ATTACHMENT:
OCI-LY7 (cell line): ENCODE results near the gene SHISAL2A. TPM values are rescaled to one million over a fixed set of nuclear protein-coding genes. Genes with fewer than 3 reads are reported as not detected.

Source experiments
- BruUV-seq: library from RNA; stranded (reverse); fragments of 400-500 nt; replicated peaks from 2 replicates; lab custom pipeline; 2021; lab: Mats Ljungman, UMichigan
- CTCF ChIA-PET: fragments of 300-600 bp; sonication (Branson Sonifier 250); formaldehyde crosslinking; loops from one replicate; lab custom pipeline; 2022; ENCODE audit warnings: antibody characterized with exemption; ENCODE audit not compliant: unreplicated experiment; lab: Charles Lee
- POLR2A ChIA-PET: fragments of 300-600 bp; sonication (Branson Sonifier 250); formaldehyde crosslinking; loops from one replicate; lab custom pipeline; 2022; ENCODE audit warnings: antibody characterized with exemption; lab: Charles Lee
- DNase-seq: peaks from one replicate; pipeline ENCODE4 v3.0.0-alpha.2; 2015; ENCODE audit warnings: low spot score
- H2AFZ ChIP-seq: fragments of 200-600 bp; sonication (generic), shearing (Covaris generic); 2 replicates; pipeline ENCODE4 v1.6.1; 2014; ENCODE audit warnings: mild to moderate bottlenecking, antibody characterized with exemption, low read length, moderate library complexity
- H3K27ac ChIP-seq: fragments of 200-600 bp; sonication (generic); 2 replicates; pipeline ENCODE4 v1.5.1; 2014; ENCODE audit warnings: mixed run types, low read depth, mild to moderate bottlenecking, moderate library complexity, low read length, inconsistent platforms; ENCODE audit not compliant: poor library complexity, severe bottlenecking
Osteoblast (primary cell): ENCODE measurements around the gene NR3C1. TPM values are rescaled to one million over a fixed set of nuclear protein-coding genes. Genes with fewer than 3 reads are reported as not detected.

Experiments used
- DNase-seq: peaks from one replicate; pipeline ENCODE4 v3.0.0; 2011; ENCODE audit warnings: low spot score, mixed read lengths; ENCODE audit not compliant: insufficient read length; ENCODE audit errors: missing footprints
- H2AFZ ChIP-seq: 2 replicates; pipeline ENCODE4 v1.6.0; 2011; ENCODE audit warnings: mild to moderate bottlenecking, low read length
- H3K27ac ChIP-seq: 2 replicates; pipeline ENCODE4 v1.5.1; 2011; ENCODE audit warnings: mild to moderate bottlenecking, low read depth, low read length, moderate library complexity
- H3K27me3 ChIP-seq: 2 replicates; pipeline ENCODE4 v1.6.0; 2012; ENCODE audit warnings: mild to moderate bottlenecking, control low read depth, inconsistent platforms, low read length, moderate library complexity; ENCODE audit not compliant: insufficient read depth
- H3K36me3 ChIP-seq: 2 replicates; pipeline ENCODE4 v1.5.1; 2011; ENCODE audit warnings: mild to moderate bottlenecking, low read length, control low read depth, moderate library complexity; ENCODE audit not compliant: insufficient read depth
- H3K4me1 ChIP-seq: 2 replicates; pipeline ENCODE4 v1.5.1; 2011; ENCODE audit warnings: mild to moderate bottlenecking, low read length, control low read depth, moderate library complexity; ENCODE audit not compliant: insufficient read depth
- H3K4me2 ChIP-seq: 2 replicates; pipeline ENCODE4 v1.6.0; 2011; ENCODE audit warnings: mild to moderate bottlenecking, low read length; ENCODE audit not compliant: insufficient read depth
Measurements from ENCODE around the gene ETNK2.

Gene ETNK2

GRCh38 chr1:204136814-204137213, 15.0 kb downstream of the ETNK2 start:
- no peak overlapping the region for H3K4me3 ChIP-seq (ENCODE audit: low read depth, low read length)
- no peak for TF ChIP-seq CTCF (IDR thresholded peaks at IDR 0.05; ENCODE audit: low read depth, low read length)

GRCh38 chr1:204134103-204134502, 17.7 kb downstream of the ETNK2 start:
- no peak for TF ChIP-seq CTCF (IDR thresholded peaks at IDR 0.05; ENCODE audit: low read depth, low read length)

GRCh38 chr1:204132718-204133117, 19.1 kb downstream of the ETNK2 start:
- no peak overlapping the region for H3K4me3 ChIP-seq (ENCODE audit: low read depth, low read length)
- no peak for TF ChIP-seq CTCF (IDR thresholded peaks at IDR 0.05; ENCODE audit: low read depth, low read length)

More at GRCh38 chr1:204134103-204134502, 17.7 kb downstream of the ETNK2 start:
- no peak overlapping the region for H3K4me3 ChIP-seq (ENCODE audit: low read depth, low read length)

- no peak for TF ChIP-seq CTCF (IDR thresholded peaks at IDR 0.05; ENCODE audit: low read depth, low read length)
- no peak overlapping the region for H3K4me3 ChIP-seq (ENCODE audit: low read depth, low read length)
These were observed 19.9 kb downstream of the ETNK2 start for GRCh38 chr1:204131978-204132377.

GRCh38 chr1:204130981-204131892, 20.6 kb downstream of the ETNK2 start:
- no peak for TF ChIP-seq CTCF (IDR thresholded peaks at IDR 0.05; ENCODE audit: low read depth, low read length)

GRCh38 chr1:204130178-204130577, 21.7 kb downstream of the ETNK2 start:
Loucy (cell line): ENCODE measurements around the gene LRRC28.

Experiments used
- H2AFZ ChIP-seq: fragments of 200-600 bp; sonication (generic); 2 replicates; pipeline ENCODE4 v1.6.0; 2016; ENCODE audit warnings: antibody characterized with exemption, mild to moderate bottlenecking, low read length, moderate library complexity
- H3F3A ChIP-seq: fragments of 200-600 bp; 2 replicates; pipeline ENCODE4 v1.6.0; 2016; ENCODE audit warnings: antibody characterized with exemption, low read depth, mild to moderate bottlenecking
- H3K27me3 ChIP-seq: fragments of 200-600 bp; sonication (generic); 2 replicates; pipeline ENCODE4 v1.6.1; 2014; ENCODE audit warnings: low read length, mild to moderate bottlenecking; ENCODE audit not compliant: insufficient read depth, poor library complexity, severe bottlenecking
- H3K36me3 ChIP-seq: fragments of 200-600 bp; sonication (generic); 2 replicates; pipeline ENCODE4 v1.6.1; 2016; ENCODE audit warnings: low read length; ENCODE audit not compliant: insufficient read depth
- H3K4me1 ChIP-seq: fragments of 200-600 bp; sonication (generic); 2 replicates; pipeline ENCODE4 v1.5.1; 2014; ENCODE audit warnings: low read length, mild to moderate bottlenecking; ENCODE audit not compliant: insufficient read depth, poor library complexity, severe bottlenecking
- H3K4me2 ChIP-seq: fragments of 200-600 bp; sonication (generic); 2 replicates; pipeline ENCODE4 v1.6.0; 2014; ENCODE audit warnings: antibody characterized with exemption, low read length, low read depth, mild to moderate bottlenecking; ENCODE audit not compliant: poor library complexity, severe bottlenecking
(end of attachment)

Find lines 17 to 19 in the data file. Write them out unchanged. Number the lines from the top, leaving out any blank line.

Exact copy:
- H3K4me2 ChIP-seq: 2 replicates; pipeline ENCODE4 v1.6.0; 2011; ENCODE audit warnings: mild to moderate bottlenecking, low read length; ENCODE audit not compliant: insufficient read depth
Measurements from ENCODE around the gene ETNK2.

Gene ETNK2